Frequently Asked Questions


My practice is a private practice and I recommend that you contact Jill or Leesa for any queries regarding appointments, tests and finances.

Operative procedures

I operate at the Prince of Wales Private Hospital. The hospital is located in Barker Street Randwickm, with ample parking available.

Frequently Asked Egg Questions

Why is female age currently the single most important factor related to female fertility?

The current trend of deferring starting a family from the mid-twenties to the mid-to-late thirties has shown that the older a healthy normal female trying to conceive is the lower her chances are of doing so, the longer it takes and the smaller her family will be. From the patient's point of view it raises the issue of whether the patient or couple are actually fertile i.e. is it an age issue or do they have a fertility problem as well.

Fertility is best thought of as a woman's ability to have a live child.

While tests and treatments for some fertility problems exist, there is no specific test for the natural loss of fertility with advancing age, and neither is there a specific treatment to stop or overcome this natural ageing process.

How do we know we have a fertility problem, or is it merely female age?

The 2 classical guidelines available are: a couple trying to conceive for 12 months and the female is < 36 years old, should get help, and for females 36 and older, the time of trying is reduced to 6 months before seeking help.

Basic testing of the fertility pathway is relatively easy and minimally invasive so if in any doubt seek help sooner than later. My Online Fertility Self Evaluation Guide may help or you could seek a Fertility Evaluation (Free) with my Fertility Coordinator.

What can I do if I my age is progressing, but am not ready to conceive but whose age is progressing?

Discuss this with us and we can undertake basic testing of your fertility system and then recommend one of the following options:

  • Ooctye freezing
  • Generating embryos with partners or donor sperm and storing the
  • Monitoring your ovarian function, which is not a true test of fertility, but can give you a rough guide of your egg supply and pituitary funtion. Neither of these are tests of fertility. Deterioration in these factors would be another reason to become active.
  • Consider the use of donor eggs if fertility is reduced.

What other treatment options exist?

There is medical evidence that obesity, smoking, and to a lesser extent, alcohol will further negatively affect egg quality and number. So attention to good health, a balanced diet and exercise is essential.

Unfortunately, there are no properly conducted studies which show that herbal products, naturopathic/homeopathic or Chinese medical products have any effect. The same applies to acupuncture and other alternate forms of medicine despite unsubstantiated claims by their practitioners.

Are all eggs fertile?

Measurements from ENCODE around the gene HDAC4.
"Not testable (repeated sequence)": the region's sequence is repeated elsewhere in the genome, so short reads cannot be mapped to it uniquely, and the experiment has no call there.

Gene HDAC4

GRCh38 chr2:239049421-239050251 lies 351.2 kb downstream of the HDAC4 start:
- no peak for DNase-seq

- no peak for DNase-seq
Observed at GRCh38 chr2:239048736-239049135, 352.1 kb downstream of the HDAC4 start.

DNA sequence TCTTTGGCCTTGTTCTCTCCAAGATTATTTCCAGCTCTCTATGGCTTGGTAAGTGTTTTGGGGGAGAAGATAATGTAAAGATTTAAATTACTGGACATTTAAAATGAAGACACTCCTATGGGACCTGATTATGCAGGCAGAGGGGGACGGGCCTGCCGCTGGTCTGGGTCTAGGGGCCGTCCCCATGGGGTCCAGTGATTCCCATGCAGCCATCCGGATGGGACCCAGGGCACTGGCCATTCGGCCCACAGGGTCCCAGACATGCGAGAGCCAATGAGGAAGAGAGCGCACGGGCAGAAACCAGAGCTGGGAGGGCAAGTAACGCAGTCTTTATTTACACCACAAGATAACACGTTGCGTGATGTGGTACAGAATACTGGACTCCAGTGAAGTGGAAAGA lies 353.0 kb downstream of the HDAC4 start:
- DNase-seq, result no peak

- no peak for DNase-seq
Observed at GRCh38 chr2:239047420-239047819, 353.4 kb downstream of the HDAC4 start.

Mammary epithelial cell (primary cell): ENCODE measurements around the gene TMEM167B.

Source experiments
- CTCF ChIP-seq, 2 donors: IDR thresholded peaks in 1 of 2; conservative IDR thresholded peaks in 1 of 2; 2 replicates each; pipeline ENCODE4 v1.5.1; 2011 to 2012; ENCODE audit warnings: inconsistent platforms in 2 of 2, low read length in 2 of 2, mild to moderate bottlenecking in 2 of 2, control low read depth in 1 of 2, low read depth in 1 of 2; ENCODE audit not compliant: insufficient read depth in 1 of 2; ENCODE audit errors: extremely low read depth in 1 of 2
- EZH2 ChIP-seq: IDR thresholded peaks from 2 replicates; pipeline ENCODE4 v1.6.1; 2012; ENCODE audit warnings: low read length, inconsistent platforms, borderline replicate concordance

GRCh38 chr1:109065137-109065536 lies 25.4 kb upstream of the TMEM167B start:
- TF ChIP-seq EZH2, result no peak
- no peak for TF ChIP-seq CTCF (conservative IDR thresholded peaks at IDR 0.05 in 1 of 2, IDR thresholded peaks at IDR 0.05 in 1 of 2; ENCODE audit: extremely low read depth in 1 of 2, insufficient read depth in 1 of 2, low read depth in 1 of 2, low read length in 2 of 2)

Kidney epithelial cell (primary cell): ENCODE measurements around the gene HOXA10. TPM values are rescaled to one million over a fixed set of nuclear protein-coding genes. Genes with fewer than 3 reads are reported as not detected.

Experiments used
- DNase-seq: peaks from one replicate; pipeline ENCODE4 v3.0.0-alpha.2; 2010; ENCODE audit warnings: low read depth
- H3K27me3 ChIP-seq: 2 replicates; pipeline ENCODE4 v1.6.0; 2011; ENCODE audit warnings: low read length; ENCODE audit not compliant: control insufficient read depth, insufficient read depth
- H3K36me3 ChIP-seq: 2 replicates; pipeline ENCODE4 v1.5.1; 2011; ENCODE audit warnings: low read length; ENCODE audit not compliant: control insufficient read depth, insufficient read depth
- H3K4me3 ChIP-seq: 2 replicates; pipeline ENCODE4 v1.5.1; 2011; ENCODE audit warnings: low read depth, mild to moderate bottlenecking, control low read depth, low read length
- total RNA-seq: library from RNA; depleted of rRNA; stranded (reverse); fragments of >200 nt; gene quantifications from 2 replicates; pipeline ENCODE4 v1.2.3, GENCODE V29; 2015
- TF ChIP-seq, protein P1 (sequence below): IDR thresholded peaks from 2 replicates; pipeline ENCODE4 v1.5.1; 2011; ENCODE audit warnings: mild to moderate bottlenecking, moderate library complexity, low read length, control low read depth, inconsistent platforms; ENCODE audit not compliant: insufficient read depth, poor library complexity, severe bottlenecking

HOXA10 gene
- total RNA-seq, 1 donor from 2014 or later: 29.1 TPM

Discussions with patients indicate that there are many women who think that all eggs are fertile. Unfortunately of the 100-200 eggs activated each month only one is selected by your body to ovulate. A normal couple (where the woman is <30 years old) to conceive in one month where the woman is <30 years old is only 25%. This figure will drop to <5% by the time the female crosses 40 years of age. In another words the older you are the less likely you will release/ovulate a fertile egg.

Can doctors determine if this egg will be fertile?

Unless a baby results from this egg no absolute test exits, but certain genetic tests of embryos may partially help in egg/embryo selection.

Why does IVF not work with older eggs?

IVF needs fertile eggs to work with, and the older a woman becomes it is less likely that there will be any fertile eggs in the batch of eggs harvested at an IVF cycle. The exact mechanisms are not understood, but damage to chromosomes as part of ageing and faulty energy production by the mitchondria may partly explain it

How many eggs do I need to cryopreserve (store) to increase my chances of having a live baby?

While the fertility of eggs cannot be tested, programmes using donor eggs of various ages have led to the recommendation that for a to reasonable chance of success, woman <30 years of age, need to store 10-15 eggs, and those >35 much higher number in the order of 50 eggs,

This problem is further compounded by the fact that there is no known medical test to establish fertility as we have just defined it. Therefore, having eggs alone is not a measure of fertility.

Therefore, the best that we as doctors can do- is to recommend that woman either conceive at a young age or store eggs while their eggs are still potentially fertile. Egg storage or cryopreservation needs to be done when women are still young and ideally before the age of 35.

This message from fertility specialists is not to cause fear, but to promote a proactive approach to managing your fertility. While there is no specific test for fertility, certain tests can provide a rough idea of your fertility status, so if in doubt, please seek advice.